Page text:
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Flapping Around For The Answer

| SK, Canada | History, Language & Words

(Everyone in my grade six class is doing a report about a different First Nations group.)

Classmate: “…and they wore…” *thinks for a moment* “…y’know, buttflaps!”

Teacher: “[Classmate]!”

(He’d forgotten the word ‘loincloth’. He wasn’t wrong!)

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A Note-Worthy Incident

| Los Angeles, CA, USA | Bad Behavior, Health & Body, Staff

Substitute Teacher: “Good morning, class! I’m Miss [Substitute Teacher], and this is my first day teaching a class!”

(Cue seven-year-old kids acting up for a couple hours. My friend finds a washer under his desk and puts it on his finger, and finds that he can’t take it off. He approaches the teacher, who also can’t take it off.)

Substitute Teacher: “You’ll need to go to the school nurse. Here’s a note.”

Note: “[Friend]’s finger needs to be amputated.”

(My friend reads the note. He doesn’t know what “amputated” means, but knows it can’t be good. He goes to the school nurse.)

Nurse: *reads note* “Oh, boy! We’re going to have to cut your finger off! First we’ll have to break it one way, then the other…”

(While my friend is practically fainting at the thought of going home missing a finger, the nurse has already soaped the washer off.)

Nurse: “Okay, who wrote this stupid note?”

Friend: “Miss [Substitute Teacher].”

Nurse: “That new lady that came in today? Go to the cafeteria and bring back a packet of taco sauce.”

(My friend does so. The nurse tapes his finger down, puts some gauze and taco sauce on the end, and sends him back to class with a note of her own:)

Note: “The deed has been done!”

(My friend goes back to class and shows the teacher the note and his hand. She turns pale, and takes off down the hall screaming.)

Friend: *chases after her, showing his (uninjured) finger* “It’s really okay, Miss [Substitute Teacher]! See?”

(The substitute kept going, and was never seen at that school again. I don’t know who took over the class for the rest of the day.)

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Erasing Your Self-Confidence

| Paramus, NJ, USA | Games, Teachers

(When I was in elementary school, we had old-style blackboards that still used chalk. Each one had a metal strip along the bottom to hold the eraser; the strip spanned the entire length of the blackboard and was about two inches wide. We used to play a game where you balanced the eraser on the edge at one end of the blackboard, and you had X chances to push the eraser along the strip. If by the end of those chances, the eraser was balanced on the edge at the other end of the strip, you gained a point. If it fell off the side or went over the edge, you lost a point. One day, our teacher is lecturing while walking back and forth across the front of the room, idly pushing the eraser along the strip. At one point it falls off the side.)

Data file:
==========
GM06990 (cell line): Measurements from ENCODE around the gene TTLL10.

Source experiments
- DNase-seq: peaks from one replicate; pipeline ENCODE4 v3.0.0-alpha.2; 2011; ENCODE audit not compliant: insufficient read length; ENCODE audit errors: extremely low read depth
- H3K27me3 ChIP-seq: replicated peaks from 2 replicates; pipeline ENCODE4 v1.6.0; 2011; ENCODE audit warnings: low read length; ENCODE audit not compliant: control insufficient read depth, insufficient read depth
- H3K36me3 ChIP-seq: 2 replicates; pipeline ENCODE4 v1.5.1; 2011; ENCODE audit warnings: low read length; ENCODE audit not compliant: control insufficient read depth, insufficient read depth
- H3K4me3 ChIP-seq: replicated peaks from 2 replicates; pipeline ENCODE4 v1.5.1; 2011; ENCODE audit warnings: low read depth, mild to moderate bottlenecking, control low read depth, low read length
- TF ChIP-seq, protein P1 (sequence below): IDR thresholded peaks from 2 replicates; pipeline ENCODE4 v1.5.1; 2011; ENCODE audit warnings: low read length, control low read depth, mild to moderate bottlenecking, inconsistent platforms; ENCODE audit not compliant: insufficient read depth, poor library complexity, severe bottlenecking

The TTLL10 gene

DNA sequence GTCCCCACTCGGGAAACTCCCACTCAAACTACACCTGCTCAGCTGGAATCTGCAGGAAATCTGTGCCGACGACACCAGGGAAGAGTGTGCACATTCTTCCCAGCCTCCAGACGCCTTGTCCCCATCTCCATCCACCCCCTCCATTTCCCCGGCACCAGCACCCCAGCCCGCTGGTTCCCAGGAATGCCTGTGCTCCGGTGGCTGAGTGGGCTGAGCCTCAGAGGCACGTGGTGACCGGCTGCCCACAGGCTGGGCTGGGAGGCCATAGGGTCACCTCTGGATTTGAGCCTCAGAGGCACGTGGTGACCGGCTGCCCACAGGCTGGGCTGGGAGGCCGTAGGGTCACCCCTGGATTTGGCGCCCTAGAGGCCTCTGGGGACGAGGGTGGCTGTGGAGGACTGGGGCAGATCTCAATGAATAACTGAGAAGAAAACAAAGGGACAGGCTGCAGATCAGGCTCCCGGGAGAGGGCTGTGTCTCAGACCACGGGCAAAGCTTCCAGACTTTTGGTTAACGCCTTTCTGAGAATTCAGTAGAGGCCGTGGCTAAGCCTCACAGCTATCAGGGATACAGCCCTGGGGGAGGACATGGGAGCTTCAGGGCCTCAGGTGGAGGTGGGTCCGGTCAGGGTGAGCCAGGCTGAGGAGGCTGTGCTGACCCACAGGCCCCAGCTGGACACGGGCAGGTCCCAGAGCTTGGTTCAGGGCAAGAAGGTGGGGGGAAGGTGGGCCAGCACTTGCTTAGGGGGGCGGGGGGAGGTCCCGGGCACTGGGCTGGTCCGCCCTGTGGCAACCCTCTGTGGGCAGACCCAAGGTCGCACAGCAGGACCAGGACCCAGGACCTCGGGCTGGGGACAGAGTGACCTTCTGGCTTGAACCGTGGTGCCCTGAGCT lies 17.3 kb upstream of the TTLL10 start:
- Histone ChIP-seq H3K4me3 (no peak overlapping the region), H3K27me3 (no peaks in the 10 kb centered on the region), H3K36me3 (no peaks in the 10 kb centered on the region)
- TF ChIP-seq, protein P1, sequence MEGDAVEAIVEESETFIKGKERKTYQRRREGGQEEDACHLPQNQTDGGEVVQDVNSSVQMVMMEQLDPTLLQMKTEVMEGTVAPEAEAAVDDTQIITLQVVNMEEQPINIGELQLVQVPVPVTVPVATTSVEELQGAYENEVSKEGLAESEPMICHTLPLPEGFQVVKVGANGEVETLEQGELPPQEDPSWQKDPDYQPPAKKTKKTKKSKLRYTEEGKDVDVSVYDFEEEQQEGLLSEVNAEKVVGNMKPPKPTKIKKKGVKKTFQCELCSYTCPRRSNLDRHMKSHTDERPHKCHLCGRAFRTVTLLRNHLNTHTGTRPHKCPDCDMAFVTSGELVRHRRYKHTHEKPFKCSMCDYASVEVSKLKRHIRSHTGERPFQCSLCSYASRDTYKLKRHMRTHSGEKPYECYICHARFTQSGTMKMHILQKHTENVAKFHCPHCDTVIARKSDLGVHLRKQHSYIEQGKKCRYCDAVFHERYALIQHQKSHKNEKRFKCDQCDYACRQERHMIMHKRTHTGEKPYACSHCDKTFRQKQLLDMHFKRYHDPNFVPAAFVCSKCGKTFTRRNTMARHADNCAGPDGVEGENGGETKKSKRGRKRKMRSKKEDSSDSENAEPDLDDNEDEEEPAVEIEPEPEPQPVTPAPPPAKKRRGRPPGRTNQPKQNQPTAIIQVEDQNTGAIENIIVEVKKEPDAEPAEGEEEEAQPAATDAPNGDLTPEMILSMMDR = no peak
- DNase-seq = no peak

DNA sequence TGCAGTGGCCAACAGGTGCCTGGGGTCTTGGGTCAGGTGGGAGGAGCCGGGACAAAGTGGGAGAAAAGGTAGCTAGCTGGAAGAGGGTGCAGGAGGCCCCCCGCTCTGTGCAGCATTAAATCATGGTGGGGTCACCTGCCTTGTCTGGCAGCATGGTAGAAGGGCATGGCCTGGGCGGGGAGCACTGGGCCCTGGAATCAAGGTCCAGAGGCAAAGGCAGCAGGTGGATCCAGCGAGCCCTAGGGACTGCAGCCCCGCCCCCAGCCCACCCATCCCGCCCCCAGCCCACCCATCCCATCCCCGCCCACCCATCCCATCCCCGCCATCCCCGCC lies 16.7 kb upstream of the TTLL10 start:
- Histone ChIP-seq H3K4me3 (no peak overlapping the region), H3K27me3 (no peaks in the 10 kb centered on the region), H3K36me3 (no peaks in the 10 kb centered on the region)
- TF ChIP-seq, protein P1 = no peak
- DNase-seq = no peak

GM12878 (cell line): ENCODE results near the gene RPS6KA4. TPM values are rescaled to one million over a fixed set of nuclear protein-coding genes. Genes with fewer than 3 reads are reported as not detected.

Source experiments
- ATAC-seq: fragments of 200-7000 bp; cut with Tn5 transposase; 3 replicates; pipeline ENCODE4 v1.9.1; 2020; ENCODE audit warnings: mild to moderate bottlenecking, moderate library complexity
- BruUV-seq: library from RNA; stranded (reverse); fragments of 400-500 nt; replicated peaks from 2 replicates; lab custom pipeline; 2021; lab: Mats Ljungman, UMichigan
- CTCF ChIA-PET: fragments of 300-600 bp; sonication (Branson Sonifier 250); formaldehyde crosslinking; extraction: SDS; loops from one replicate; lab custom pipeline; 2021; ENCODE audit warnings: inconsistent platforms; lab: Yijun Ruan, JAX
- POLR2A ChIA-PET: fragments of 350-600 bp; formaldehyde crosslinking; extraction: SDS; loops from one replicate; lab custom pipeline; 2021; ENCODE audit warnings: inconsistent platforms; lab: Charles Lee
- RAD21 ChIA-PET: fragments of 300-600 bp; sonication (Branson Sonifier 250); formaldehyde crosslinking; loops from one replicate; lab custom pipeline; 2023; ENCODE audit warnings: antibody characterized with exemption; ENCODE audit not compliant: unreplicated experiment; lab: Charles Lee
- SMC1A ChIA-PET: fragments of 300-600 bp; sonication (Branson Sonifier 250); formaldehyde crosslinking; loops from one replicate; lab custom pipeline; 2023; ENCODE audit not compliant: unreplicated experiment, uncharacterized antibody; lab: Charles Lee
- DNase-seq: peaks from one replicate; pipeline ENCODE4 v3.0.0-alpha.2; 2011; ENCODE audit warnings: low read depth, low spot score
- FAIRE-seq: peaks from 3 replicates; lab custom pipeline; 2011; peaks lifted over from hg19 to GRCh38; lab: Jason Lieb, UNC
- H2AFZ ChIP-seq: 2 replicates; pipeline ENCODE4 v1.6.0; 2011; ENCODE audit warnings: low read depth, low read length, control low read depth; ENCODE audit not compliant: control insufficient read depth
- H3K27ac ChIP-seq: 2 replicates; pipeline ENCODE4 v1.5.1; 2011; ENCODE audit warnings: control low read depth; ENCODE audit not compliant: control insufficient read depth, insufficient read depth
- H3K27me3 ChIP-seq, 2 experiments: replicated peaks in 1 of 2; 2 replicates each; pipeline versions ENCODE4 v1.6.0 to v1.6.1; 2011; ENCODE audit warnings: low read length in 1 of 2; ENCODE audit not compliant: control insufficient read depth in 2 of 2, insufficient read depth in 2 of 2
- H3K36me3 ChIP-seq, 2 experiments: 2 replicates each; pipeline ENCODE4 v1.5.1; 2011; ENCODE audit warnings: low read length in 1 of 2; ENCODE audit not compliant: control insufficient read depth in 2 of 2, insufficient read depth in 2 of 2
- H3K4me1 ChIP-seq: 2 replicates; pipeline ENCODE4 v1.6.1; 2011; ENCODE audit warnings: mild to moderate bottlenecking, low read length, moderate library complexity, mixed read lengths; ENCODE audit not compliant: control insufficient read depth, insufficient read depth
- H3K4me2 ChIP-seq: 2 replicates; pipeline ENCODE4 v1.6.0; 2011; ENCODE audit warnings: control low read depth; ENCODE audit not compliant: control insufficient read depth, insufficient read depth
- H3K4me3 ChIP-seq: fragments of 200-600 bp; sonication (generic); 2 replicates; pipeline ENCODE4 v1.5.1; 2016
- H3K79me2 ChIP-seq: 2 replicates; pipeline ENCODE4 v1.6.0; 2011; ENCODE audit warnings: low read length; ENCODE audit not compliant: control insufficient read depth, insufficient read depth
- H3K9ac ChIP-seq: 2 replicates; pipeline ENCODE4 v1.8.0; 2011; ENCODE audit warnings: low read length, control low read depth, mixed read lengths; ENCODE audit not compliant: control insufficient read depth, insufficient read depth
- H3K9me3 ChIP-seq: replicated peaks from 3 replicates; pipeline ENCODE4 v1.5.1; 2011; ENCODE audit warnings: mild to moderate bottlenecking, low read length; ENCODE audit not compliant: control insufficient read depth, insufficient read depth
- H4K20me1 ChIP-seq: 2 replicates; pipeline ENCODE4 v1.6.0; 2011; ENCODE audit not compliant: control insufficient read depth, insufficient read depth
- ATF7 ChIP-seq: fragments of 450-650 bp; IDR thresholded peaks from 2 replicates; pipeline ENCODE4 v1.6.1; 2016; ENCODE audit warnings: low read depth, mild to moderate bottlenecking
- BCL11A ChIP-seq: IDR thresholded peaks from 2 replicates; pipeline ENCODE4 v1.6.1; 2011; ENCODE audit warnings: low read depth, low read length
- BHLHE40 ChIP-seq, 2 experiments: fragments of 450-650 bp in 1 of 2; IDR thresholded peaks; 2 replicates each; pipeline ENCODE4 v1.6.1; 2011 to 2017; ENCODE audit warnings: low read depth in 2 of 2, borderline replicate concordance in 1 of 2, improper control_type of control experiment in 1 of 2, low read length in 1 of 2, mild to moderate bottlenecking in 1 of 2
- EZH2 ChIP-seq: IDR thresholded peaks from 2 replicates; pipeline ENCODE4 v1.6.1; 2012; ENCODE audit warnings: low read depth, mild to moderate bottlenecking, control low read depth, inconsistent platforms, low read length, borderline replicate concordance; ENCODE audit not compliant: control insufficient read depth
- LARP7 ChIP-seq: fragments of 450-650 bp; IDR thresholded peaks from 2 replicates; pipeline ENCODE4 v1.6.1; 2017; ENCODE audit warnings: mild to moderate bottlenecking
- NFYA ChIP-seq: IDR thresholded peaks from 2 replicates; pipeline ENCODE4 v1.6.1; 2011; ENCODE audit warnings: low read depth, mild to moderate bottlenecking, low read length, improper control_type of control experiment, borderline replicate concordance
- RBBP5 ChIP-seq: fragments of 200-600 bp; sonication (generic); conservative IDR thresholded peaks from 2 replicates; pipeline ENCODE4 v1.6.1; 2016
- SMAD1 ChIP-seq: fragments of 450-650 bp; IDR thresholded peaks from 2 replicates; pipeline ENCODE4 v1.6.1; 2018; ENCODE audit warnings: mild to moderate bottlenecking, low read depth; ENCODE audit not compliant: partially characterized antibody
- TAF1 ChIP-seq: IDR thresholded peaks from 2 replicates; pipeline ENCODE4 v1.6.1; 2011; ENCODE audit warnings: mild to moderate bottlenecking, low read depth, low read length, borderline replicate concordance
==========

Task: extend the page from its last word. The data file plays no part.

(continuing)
Student: “Negative one!”

Teacher: *looks at him, bewildered* “Is that your IQ or the number of friends you have?”

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The Thought Was Priceless

| Victoria, BC, Canada | Awesome, Students

(I am a student teacher finishing up the last day of my practicum in a grade 4/5 class. I’ve had a wonderful time, and the kids have been great. We have a goodbye party with cake and everything. To my surprise, one of the students gets a nod from my mentor teacher and approaches me at the front of the class.)

Student: “Miss [My Name], I got you a goodbye present!” *hands me a little box*

(I open the box to find a necklace! It’s quite obvious that it’s not anything expensive, but I couldn’t care less. Touched by the gesture, I immediately put it on.)

Student: “My mom helped me pick it out!”

Me: *almost in tears* “Thank you so much, [Student]. I love it!”

Student: *proudly bragging* “And you know the best part? It was REALLY cheap!”

(I found out later that he was apparently very concerned that I would think he spent thousands of dollars on the necklace, and be uncomfortable accepting it. It’s been several years but I still have that necklace, and it brings a smile to my face whenever I take it out!)

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Goofing Off Has Hit The Ceiling

| CO, USA | Backhanded Compliments

(It’s April Fool’s Day. I’m in first grade. The teacher is leading a short activity where the first to find five “goofs”, i.e. minor changes, around the classroom gets a prize. I’m not particularly paying attention, so I miss this next part.)

Teacher: “And don’t bother looking at the ceiling; there are no goofs there.”

(The others quickly find four of the goofs, but can’t find the last one. I, having missed the last part of the introduction, end up finding it quickly.)

Me: “[Teacher], I’m finished.”

Teacher: “Okay, [My Name], would you mind pointing out all the goofs?”

(I point them all out, including the one on the ceiling.)

Classmate: “Hey, that doesn’t count! [Teacher] said there’s no goofs on the ceiling!”

Teacher: “April Fool’s!”

Me: *under my breath* “Yay, short attention span!”

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